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The Baltimore Sun

Laurel elections: City unveils new voting machines

Voters in Laurel's Nov. 1 city elections have more ways to cast their ballots, and the city has adopted new voting machines that will make counting the different ballots quicker and easier.

Kimberley Rau, clerk to the Laurel Board of Election Supervisors, said the new ELECTronic 1242 voting machines were adopted by Hyattsville with such success that Bowie, Greenbelt and now Laurel have followed suit. The big advantage with the new machines, Rau said, is that they have an optical scanner so paper ballots, which include absentee, provisional and early voting ballots, can be fed into the machine to be scanned and counted.

With the city looking to increase the number of absentee voters, and early voting dates added to the calendar, Rau said these machines will make counting ballots "easier, quicker and more efficient."

The increase is expected because now Laurel voters can request absentee ballots without providing any justification, and requests can be made online.

"Voters need no reason to vote absentee, they can do it for whatever reason," said Rau. "We are promoting them and hope we have more absentee ballots and more early voting."

Rau said the Board of Elections received 66 absentee ballots in the 2009 referendum voting. Six absentee ballots were received in the 2008 city elections, and 17 absentee ballots were cast in the 2006 election, when the incumbent city council candidates all ran in contested races. So far for the Nov. 1 election, Rau said they have had more than 35 requests for absentee ballots.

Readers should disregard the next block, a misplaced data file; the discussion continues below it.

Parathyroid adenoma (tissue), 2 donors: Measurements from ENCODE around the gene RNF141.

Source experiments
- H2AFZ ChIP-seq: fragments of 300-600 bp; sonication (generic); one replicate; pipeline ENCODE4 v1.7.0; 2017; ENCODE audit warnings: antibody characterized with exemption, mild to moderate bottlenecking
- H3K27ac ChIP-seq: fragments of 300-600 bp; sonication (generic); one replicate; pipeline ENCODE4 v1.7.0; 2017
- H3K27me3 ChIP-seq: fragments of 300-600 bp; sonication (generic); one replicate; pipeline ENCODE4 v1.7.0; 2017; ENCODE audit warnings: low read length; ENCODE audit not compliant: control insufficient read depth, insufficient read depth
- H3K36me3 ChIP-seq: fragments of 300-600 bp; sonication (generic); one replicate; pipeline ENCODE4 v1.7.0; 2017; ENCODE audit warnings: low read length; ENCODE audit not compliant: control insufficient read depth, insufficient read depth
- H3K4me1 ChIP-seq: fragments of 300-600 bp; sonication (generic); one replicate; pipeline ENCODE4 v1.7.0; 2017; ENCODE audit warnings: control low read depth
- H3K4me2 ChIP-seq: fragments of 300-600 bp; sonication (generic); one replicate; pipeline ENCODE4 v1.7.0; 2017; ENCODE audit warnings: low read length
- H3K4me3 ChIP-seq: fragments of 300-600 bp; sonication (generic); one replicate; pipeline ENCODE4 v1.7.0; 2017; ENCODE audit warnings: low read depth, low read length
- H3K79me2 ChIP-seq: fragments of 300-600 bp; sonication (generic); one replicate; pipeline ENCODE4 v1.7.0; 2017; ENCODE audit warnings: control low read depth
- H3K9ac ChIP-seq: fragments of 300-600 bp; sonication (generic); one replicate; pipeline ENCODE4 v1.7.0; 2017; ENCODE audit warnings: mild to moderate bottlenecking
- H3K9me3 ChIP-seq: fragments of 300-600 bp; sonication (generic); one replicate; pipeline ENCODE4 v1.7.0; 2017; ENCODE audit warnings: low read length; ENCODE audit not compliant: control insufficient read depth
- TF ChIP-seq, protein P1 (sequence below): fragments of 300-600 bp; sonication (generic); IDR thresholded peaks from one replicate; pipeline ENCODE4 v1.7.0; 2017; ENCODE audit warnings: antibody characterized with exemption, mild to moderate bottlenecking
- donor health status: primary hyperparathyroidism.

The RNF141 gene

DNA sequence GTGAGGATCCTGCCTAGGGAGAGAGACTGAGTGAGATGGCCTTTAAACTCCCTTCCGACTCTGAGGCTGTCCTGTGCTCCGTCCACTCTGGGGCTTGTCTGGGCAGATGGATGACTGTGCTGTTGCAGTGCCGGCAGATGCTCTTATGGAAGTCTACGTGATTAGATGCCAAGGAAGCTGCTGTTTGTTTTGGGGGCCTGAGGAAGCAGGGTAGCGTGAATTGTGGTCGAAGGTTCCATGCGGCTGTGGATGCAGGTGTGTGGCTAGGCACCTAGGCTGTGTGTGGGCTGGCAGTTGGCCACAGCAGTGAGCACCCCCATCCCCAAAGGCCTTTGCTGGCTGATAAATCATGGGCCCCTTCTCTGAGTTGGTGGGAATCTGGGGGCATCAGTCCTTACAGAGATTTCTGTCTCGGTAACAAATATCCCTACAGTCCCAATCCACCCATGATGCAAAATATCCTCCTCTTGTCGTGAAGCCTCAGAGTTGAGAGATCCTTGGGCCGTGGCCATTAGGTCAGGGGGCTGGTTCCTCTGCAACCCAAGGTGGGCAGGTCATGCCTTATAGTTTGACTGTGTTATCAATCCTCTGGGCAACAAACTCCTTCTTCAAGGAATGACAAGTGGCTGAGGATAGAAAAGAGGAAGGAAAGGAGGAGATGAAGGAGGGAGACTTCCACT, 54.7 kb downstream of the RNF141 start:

The new voting machines have touch screens similar to the machines used in the last election, with the entire ballot coming up on one screen so the voter doesn't have to scroll down to see all the candidates. One change from the old machines is how write-in votes are done; with the new machine, Rau said, voters actually write the name in the ballot with a pen, rather than typing the name on a keyboard.

Rau described the machines as being "self-contained," saying they open up and stand on legs, and voters get some privacy by a curtain that is attached to the machines.

Voters can get an early look at the new machines when members of the Board of Election Supervisors hold a public demonstration Thursday, Oct. 20 from 3-6 p.m. in the Council chambers at the Laurel Municipal Center, 8103 Sandy Spring Road.

The deadline to apply for absentee ballots is Tuesday, Oct. 25. Ballot requests can be made at the city's Web site laurel.md.us, or by calling 301-725-5300, Ext. 2120. Absentee ballots must be returned by 5 p.m. on Wednesday, Nov. 2.

Early voting will be offered at the Laurel Municipal Center on three days: Thursday and Friday, Oct. 27 and 28, from 9 a.m. to 5 p.m. and Saturday, Oct. 29, from 9 a.m. to 7 p.m.

Polls are open on Election Day, Tuesday, Nov. 1, from 7 a.m. to 8 p.m. This year, there are polling locations in each city ward. Ward 1 residents vote at the Laurel Municipal Center and Ward 2 residents vote at the Robert J. DiPietro Community Center, 7901 Cypress St.

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